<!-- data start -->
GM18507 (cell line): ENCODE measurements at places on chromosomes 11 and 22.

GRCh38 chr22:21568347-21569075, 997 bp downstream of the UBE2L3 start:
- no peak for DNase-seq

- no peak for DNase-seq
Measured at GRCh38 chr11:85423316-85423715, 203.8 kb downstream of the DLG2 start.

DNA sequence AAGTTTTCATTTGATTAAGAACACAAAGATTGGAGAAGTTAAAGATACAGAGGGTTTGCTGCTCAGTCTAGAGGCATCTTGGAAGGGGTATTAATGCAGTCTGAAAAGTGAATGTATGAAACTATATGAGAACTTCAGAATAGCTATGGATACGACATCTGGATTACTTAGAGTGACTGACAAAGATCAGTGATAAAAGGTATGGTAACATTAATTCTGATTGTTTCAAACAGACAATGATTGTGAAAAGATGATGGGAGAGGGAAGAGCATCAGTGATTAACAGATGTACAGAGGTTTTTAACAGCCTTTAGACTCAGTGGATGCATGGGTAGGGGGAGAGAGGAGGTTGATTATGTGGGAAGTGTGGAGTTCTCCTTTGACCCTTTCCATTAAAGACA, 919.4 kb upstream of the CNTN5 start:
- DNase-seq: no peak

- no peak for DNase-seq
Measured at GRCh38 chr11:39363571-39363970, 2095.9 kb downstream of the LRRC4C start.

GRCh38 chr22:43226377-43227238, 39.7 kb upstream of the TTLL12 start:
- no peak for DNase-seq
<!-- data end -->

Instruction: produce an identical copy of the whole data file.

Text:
GM18507 (cell line): ENCODE measurements at places on chromosomes 11 and 22.

GRCh38 chr22:21568347-21569075, 997 bp downstream of the UBE2L3 start:
- no peak for DNase-seq

- no peak for DNase-seq
Measured at GRCh38 chr11:85423316-85423715, 203.8 kb downstream of the DLG2 start.

DNA sequence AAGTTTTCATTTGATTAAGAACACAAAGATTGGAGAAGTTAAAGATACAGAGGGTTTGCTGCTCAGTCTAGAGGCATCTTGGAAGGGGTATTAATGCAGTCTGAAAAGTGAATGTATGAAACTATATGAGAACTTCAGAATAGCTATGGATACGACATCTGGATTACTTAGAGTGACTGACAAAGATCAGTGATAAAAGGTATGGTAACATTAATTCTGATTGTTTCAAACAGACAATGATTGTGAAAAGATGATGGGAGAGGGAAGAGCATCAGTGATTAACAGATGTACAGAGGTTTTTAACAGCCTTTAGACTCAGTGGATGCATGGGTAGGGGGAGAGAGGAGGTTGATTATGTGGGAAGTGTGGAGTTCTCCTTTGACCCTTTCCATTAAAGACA, 919.4 kb upstream of the CNTN5 start:
- DNase-seq: no peak

- no peak for DNase-seq
Measured at GRCh38 chr11:39363571-39363970, 2095.9 kb downstream of the LRRC4C start.

GRCh38 chr22:43226377-43227238, 39.7 kb upstream of the TTLL12 start:
- no peak for DNase-seq